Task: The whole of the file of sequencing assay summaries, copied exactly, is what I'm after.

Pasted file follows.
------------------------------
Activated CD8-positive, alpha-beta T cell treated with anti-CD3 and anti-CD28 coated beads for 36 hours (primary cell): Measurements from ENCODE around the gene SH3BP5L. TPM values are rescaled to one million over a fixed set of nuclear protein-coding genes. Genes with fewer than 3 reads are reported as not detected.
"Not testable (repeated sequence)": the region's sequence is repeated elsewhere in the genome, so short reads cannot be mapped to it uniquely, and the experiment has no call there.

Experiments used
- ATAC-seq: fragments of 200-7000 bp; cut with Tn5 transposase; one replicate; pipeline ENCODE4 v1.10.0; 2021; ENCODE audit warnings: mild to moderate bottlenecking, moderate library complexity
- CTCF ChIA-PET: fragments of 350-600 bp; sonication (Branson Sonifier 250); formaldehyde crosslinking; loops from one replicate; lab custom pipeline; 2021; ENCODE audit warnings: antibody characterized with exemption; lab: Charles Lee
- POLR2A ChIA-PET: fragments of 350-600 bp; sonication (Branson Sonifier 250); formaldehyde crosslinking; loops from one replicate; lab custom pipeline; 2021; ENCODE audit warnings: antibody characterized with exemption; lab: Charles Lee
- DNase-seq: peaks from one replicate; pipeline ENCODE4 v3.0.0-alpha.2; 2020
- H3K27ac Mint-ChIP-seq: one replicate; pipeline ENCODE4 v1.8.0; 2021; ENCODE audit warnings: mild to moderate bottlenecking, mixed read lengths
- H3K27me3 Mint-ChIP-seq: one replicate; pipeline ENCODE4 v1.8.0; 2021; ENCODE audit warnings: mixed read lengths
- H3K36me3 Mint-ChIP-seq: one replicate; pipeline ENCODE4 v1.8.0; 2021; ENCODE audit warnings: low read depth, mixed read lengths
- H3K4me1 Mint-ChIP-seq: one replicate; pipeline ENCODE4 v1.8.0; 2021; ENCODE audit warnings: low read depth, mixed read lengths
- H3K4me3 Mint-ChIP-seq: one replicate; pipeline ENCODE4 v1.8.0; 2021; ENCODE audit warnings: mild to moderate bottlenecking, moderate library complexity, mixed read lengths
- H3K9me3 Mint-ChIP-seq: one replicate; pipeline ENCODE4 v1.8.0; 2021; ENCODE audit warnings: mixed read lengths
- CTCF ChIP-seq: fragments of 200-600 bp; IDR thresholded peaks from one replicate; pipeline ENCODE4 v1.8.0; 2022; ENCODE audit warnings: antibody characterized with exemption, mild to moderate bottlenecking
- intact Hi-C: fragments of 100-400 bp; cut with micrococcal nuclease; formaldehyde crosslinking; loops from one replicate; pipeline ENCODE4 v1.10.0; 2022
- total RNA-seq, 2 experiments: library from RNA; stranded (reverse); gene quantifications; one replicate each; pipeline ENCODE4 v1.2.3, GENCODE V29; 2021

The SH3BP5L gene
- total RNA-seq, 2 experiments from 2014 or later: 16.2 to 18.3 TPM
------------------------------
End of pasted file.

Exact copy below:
Activated CD8-positive, alpha-beta T cell treated with anti-CD3 and anti-CD28 coated beads for 36 hours (primary cell): Measurements from ENCODE around the gene SH3BP5L. TPM values are rescaled to one million over a fixed set of nuclear protein-coding genes. Genes with fewer than 3 reads are reported as not detected.
"Not testable (repeated sequence)": the region's sequence is repeated elsewhere in the genome, so short reads cannot be mapped to it uniquely, and the experiment has no call there.

Experiments used
- ATAC-seq: fragments of 200-7000 bp; cut with Tn5 transposase; one replicate; pipeline ENCODE4 v1.10.0; 2021; ENCODE audit warnings: mild to moderate bottlenecking, moderate library complexity
- CTCF ChIA-PET: fragments of 350-600 bp; sonication (Branson Sonifier 250); formaldehyde crosslinking; loops from one replicate; lab custom pipeline; 2021; ENCODE audit warnings: antibody characterized with exemption; lab: Charles Lee
- POLR2A ChIA-PET: fragments of 350-600 bp; sonication (Branson Sonifier 250); formaldehyde crosslinking; loops from one replicate; lab custom pipeline; 2021; ENCODE audit warnings: antibody characterized with exemption; lab: Charles Lee
- DNase-seq: peaks from one replicate; pipeline ENCODE4 v3.0.0-alpha.2; 2020
- H3K27ac Mint-ChIP-seq: one replicate; pipeline ENCODE4 v1.8.0; 2021; ENCODE audit warnings: mild to moderate bottlenecking, mixed read lengths
- H3K27me3 Mint-ChIP-seq: one replicate; pipeline ENCODE4 v1.8.0; 2021; ENCODE audit warnings: mixed read lengths
- H3K36me3 Mint-ChIP-seq: one replicate; pipeline ENCODE4 v1.8.0; 2021; ENCODE audit warnings: low read depth, mixed read lengths
- H3K4me1 Mint-ChIP-seq: one replicate; pipeline ENCODE4 v1.8.0; 2021; ENCODE audit warnings: low read depth, mixed read lengths
- H3K4me3 Mint-ChIP-seq: one replicate; pipeline ENCODE4 v1.8.0; 2021; ENCODE audit warnings: mild to moderate bottlenecking, moderate library complexity, mixed read lengths
- H3K9me3 Mint-ChIP-seq: one replicate; pipeline ENCODE4 v1.8.0; 2021; ENCODE audit warnings: mixed read lengths
- CTCF ChIP-seq: fragments of 200-600 bp; IDR thresholded peaks from one replicate; pipeline ENCODE4 v1.8.0; 2022; ENCODE audit warnings: antibody characterized with exemption, mild to moderate bottlenecking
- intact Hi-C: fragments of 100-400 bp; cut with micrococcal nuclease; formaldehyde crosslinking; loops from one replicate; pipeline ENCODE4 v1.10.0; 2022
- total RNA-seq, 2 experiments: library from RNA; stranded (reverse); gene quantifications; one replicate each; pipeline ENCODE4 v1.2.3, GENCODE V29; 2021

The SH3BP5L gene
- total RNA-seq, 2 experiments from 2014 or later: 16.2 to 18.3 TPM